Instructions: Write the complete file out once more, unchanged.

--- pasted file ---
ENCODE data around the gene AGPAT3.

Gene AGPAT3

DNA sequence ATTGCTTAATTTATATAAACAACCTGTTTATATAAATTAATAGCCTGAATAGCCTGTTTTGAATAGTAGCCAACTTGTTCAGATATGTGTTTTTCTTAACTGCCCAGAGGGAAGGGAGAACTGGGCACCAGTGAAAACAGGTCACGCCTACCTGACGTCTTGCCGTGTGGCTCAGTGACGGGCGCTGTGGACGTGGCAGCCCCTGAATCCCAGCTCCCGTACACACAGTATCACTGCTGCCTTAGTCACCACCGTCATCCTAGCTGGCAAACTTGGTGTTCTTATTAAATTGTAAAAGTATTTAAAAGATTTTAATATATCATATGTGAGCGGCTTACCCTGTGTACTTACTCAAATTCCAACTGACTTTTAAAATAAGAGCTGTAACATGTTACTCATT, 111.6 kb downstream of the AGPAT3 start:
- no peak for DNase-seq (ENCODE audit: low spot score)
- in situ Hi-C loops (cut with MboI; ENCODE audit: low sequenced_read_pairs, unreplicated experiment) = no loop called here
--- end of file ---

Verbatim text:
ENCODE data around the gene AGPAT3.

Gene AGPAT3

DNA sequence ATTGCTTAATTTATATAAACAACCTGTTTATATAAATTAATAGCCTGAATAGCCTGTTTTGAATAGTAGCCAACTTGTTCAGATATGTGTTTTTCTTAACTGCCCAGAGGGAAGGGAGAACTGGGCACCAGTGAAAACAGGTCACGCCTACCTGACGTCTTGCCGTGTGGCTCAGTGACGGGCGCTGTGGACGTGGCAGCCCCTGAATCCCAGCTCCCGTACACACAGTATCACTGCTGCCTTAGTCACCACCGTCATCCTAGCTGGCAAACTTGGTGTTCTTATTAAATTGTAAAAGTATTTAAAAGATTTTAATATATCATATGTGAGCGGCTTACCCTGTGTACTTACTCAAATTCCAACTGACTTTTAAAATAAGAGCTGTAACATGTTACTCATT, 111.6 kb downstream of the AGPAT3 start:
- no peak for DNase-seq (ENCODE audit: low spot score)
- in situ Hi-C loops (cut with MboI; ENCODE audit: low sequenced_read_pairs, unreplicated experiment) = no loop called here